The Obama administration has released drilling operations in the Arctic Ocean. While the new regulations fall short of prohibiting Arctic drilling entirely, they require companies to submit detailed plans on how they will conduct drilling safely.
Although the fall in global oil prices has led many companies to steer clear of drilling in the area, oil professionals were still critical of the new regulations. They believe it will be detrimental to future energy exploration.
The focus of this week’s blog is energy, and today we’re going to start by examining what these new regulations mean for oil companies hoping to drill in Arctic waters.
PRESSURE FROM ENVIRONMENTALISTS
Environmentalists have been campaigning against Arctic drilling for some time. Last month, almost 400 international scientists called on Barack Obama to rule out further oil and gas exploration in the water under US control.
A host of arctic, marine and climate specialists put their names to a letter that called for an end to exploration in the Chukchi and Beaufort seas, to the north of Alaska. The letter was prompted by growing concerns over heat and melting records in the Arctic. They asked Obama to put the entire Beaufort and Chukchi region off-limits until 2022, and asked that he consult native Alaskan groups on any further Arctic developments.
This might have been a harder decision for the Obama administration, if oil companies had not already begun to give up their leases in the area. Exorbitant costs and the low global oil prices have made it difficult for oil companies to explore the Arctic water. Shell, Repsol and others have given up their leases in recent months. The former spent seven years and an estimated $7 billion hunting for oil in Arctic waters.
The new rules don’t come as a particular surprise. President Obama and Canadian Prime Minister Justin Trudeau had pledged to ensure commercial activities in the Arctic would only be allowed when the highest environmental standards are met.
Environmentalists expressed several concerns over drilling standards in the region. For example, the nearest Coast Guard station is more than 1,600 kilometers away. They also requested stricter regulations for oil spills and other emergencies, citing the lack of evidence that there is a proven way to clean up oil spills in slushy waters. The new rules require companies to have oil spill response plans, ice and weather forecasting capabilities, and to have a relief rig on hand in the event of well problems.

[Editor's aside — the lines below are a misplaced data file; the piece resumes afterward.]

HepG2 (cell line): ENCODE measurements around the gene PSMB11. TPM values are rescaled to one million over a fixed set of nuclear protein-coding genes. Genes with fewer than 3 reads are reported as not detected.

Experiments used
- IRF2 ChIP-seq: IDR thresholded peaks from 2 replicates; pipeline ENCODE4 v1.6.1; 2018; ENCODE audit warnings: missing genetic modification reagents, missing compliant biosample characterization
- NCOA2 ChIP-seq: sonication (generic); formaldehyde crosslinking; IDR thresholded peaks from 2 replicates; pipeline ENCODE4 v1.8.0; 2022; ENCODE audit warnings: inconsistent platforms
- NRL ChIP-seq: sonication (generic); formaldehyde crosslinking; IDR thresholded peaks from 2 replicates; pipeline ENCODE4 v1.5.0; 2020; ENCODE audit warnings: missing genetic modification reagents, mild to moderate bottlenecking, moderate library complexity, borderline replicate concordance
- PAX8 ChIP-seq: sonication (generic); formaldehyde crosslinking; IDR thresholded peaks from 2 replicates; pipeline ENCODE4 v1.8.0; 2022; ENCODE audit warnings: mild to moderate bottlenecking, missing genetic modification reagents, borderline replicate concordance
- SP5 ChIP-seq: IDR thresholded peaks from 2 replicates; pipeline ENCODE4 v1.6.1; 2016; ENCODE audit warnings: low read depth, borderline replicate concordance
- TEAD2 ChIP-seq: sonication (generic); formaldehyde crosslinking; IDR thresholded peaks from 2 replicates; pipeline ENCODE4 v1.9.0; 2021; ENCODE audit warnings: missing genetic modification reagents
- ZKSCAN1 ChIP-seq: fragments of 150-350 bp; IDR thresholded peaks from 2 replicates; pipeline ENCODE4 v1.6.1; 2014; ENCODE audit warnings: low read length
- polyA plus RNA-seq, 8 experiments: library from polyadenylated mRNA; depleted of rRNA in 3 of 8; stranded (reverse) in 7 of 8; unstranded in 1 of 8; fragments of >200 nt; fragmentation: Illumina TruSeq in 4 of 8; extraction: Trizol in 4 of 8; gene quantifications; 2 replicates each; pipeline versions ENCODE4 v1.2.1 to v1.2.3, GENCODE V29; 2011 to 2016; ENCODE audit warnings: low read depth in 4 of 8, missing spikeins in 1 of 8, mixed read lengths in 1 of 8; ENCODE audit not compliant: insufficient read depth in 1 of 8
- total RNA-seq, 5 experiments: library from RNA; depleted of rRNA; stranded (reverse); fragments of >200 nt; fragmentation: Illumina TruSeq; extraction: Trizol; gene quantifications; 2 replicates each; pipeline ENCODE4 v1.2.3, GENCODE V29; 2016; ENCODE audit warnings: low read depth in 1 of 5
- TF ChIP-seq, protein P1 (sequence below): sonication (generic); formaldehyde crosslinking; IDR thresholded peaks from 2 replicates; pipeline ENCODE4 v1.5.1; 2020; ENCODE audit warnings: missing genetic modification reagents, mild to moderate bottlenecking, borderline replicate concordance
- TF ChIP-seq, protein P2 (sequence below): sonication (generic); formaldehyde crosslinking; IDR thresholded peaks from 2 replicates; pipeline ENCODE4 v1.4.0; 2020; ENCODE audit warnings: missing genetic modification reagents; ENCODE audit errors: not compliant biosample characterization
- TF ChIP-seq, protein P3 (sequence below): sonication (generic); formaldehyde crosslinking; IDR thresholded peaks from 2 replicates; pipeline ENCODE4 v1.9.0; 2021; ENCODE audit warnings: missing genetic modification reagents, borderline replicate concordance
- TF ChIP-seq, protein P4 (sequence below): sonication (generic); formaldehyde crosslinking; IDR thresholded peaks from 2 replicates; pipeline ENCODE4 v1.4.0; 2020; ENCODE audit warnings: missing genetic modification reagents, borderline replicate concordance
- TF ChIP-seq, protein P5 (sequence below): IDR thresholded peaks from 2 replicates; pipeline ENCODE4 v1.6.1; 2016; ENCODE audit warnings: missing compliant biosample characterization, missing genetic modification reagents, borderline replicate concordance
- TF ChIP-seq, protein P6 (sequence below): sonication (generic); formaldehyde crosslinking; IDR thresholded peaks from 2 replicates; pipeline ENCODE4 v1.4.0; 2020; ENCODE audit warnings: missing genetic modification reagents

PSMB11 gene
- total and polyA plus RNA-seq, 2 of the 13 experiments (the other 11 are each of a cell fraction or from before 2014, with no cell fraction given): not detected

Although environmentalists are calling for the White House to prohibit future drilling altogether, the Washington Post reports that the Obama administration is “tentatively planning to sell oil and gas leases in the Beaufort and Chukchi seas beginning in 2020.” It also reports that oil companies are asking the administration to run Arctic auctions when it finalizes a plan for what offshore drilling rights will be available from 2017 to 2022.
The announcement coincides with a report from Goldman Sachs, which claims the U.S. oil industry will need to hire up to 100,000 workers in the coming years as oil prices start to recover.
The American multinational banking firm says high pay in the oil and gas industry should make it possible for oil companies to attract the 80-100,000 workers needed. The industry’s needs would absorb about 8 to 11 percent of the unemployed population in energy-producing states, according to Goldman.
The report also argues that most oil companies retained experienced staff throughout layoffs and kept them in low-ranking positions. Goldman expects these employees to be promoted once oil-prices recover and says those staff are ideally positioned to preserve the efficiency gains achieved during the downturn.
The new measures are expected to cost as much as $2 billion over the 10 years. This is largely due to the requirement that companies must have a backup rig nearby. Rental rates for a rig can reach close to a million dollars a day.
The new regulations create a number of questions. How will the new rules affect oil and gas exploration in the area? Will the U.S. eventually give in to environmentalists and completely prohibit exploration in the area? Will they even run Arctic auctions for offshore drilling in the coming years? It will be very interesting to see how the situation progresses in the coming months.
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